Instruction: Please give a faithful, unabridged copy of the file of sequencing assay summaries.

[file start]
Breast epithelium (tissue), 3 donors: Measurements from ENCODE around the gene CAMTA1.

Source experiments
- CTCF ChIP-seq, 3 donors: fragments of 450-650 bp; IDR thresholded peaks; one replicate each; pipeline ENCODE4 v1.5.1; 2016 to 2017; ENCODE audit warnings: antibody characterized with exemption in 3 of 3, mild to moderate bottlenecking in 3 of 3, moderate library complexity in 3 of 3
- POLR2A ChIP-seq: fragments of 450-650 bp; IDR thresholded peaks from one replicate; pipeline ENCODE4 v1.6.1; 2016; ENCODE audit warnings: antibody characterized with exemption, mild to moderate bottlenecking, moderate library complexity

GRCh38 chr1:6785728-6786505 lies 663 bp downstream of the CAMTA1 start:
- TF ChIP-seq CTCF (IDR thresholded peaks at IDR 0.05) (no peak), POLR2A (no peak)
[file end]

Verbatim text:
Breast epithelium (tissue), 3 donors: Measurements from ENCODE around the gene CAMTA1.

Source experiments
- CTCF ChIP-seq, 3 donors: fragments of 450-650 bp; IDR thresholded peaks; one replicate each; pipeline ENCODE4 v1.5.1; 2016 to 2017; ENCODE audit warnings: antibody characterized with exemption in 3 of 3, mild to moderate bottlenecking in 3 of 3, moderate library complexity in 3 of 3
- POLR2A ChIP-seq: fragments of 450-650 bp; IDR thresholded peaks from one replicate; pipeline ENCODE4 v1.6.1; 2016; ENCODE audit warnings: antibody characterized with exemption, mild to moderate bottlenecking, moderate library complexity

GRCh38 chr1:6785728-6786505 lies 663 bp downstream of the CAMTA1 start:
- TF ChIP-seq CTCF (IDR thresholded peaks at IDR 0.05) (no peak), POLR2A (no peak)